In addition, another flaw is the fact that party lists are closed. Unlike in countries such as Norway, voters in Portugal have no say in the ranking of candidates on party lists. Proportionality is extremely important but so to is voter choice. If a country opts for list PR rather than say ranked choice voting in multi-member seats (PR-STV) the lists should be open to empower voters and to avoid giving too much power to party bosses.
The first lesson that UK democracy can learn from Portugal is that the principal of Proportional Representation ensures broadly representation outcomes.
However, the second lesson is that not all PR systems are as effective as each other when it comes to ensuring proportional outcomes. Yes, in Portugal there is a correlation of seats and votes but it is far from as accurate as it could be. The UK should take that into account when designing a proportional electoral system.
Lastly, the lack of candidate choice in Portugal’s closed list party system is a significant impediment to voter power. Any future PR system adopted at Westminster should empower voters when it comes to selecting candidates not just parties.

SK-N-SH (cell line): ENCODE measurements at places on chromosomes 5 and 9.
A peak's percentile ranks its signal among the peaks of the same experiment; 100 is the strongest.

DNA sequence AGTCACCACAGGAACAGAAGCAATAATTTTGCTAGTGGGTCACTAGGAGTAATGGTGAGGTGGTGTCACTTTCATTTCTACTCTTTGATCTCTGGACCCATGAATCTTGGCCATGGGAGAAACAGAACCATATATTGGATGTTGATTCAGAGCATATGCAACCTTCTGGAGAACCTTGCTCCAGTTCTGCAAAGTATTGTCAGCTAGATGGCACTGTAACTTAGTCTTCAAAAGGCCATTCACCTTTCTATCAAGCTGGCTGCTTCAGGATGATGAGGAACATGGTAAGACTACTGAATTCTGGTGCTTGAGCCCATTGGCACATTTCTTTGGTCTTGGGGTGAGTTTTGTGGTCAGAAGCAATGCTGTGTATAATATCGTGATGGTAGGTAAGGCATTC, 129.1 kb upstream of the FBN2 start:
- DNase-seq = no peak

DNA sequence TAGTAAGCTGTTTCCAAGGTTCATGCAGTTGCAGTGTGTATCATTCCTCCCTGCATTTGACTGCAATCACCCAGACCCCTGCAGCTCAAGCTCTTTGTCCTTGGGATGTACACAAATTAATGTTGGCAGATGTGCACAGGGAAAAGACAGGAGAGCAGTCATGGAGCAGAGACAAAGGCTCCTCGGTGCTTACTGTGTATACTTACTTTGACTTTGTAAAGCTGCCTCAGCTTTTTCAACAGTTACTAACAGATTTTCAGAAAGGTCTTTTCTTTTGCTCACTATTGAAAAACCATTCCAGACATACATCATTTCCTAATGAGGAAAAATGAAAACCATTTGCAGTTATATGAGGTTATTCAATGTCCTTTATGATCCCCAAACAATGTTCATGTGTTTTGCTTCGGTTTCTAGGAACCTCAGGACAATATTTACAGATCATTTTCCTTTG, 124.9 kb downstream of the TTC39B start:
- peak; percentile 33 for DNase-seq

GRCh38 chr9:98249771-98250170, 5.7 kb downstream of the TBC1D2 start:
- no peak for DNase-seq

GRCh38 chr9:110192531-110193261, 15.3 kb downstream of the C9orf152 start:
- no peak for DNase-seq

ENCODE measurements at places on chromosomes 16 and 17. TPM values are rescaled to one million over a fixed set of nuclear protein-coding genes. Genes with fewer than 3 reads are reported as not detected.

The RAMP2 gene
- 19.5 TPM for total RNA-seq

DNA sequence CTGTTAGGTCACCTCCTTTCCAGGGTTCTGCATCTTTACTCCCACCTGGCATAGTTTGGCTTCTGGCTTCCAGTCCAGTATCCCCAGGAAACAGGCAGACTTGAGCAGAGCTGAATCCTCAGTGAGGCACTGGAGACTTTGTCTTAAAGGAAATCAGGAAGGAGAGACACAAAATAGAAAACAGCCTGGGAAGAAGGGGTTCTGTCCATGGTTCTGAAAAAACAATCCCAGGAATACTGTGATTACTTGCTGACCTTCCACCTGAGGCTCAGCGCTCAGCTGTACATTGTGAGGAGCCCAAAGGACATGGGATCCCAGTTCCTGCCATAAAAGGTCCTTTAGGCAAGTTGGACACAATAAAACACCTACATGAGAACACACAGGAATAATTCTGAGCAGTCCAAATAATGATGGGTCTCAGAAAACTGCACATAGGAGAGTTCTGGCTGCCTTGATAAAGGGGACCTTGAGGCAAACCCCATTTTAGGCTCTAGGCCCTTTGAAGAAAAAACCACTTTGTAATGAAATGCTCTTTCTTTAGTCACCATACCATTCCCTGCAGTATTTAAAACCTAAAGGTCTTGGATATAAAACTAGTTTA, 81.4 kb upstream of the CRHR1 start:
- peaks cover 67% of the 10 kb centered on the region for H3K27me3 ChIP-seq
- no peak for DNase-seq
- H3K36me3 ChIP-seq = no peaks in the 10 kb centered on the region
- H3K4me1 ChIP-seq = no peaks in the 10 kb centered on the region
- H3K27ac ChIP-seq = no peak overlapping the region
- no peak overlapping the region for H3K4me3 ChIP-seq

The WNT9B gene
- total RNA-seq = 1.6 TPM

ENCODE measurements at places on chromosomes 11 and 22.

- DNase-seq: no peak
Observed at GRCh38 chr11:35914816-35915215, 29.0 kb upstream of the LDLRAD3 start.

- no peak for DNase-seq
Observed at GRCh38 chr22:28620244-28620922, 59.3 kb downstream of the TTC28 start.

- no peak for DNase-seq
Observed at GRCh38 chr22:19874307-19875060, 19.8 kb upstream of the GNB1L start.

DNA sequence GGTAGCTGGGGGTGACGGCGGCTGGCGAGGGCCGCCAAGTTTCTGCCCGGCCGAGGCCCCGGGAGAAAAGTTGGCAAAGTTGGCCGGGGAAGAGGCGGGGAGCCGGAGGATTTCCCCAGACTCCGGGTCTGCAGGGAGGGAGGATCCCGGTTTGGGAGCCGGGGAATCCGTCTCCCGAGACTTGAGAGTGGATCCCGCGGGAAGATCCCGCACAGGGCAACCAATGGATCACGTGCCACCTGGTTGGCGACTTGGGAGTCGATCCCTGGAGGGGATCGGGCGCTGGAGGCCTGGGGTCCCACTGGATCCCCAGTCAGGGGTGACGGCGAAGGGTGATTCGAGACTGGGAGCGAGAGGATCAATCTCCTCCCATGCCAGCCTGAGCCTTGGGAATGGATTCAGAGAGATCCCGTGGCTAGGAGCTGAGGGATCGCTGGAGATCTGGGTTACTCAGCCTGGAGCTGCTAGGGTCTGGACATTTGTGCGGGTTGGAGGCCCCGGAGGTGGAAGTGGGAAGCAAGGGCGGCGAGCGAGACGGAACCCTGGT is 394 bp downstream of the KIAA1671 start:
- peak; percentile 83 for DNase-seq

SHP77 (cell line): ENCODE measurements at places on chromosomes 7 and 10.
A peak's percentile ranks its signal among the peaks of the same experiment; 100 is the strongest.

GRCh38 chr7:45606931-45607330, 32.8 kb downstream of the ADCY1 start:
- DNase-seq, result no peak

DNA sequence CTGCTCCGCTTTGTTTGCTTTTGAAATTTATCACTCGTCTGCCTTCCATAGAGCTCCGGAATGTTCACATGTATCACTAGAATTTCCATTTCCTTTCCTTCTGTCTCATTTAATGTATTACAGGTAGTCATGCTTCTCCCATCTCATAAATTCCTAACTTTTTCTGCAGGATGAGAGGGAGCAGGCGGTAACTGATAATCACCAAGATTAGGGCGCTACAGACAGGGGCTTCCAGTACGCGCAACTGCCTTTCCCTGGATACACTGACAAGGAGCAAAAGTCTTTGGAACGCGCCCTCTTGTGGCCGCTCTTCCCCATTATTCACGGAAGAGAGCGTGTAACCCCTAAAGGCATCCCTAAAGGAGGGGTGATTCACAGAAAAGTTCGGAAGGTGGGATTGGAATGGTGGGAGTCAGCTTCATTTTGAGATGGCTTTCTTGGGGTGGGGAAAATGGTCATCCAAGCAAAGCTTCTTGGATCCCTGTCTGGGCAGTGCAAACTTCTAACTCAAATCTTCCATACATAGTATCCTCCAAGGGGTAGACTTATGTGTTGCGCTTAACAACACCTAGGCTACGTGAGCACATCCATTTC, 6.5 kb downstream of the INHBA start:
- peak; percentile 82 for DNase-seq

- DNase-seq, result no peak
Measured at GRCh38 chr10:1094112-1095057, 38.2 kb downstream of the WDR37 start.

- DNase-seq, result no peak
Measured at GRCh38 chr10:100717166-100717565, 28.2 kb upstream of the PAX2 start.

Portugal’s voting system is not the one for the UK, but we should learn from its benefits and its flaws when it comes to designing a representative system at Westminster.
Thursday 5 May 2022 will be a bumper day of local government elections across the UK.
Councillors are set to be elected across all 32 of Scotland’s local authorities, all 22 councils in Wales and a significant number of local authorities across in England (including all London boroughs, numerous county councils and metropolitan boroughs). There are no local authority elections in Northern Ireland this year, however, the Northern Ireland Assembly election is taking place on the same day (and with the DUP on the verge of losing their first-place position, it is certainly one to keep an eye on).
The contrast between the way local elections are conducted in Scotland and England will be most striking as English councillors are elected via First Past the Post (often with multiple councillors elected per ward) whereas Scottish Council elections are conducted using the Single Transferable Vote.
England can and must learn from Scotland when it comes to local government.
England’s broken local government